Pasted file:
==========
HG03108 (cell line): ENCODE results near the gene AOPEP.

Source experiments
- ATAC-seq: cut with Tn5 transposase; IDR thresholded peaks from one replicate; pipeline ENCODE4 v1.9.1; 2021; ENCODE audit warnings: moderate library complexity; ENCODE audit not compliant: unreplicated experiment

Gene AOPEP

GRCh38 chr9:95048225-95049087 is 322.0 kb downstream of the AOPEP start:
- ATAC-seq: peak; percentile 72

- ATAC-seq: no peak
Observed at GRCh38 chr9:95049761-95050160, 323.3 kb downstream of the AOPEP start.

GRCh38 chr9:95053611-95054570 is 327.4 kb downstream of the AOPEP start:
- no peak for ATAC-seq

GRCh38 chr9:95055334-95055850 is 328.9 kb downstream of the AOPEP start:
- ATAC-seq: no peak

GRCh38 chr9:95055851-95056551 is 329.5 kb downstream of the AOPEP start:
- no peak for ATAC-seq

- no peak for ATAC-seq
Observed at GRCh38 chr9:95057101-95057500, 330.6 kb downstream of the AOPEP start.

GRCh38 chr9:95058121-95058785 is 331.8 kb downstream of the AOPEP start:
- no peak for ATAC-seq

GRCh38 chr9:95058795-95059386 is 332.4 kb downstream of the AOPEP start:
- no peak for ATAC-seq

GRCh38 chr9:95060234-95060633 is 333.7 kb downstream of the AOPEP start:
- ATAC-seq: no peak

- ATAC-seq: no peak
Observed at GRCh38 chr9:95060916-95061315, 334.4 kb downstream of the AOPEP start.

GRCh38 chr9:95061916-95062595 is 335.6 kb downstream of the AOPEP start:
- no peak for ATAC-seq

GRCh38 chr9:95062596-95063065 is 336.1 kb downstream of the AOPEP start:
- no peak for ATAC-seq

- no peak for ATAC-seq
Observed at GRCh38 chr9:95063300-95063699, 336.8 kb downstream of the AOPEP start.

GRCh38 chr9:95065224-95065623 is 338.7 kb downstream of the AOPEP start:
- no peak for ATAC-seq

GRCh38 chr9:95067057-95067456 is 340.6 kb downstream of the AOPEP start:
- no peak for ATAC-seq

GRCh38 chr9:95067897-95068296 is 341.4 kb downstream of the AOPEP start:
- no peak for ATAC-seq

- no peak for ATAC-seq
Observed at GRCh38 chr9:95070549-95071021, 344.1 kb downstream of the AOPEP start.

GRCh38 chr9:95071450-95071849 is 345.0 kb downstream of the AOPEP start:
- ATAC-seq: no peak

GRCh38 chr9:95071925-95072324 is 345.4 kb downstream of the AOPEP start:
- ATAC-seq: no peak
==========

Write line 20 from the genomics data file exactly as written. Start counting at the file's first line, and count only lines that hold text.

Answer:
- no peak for ATAC-seq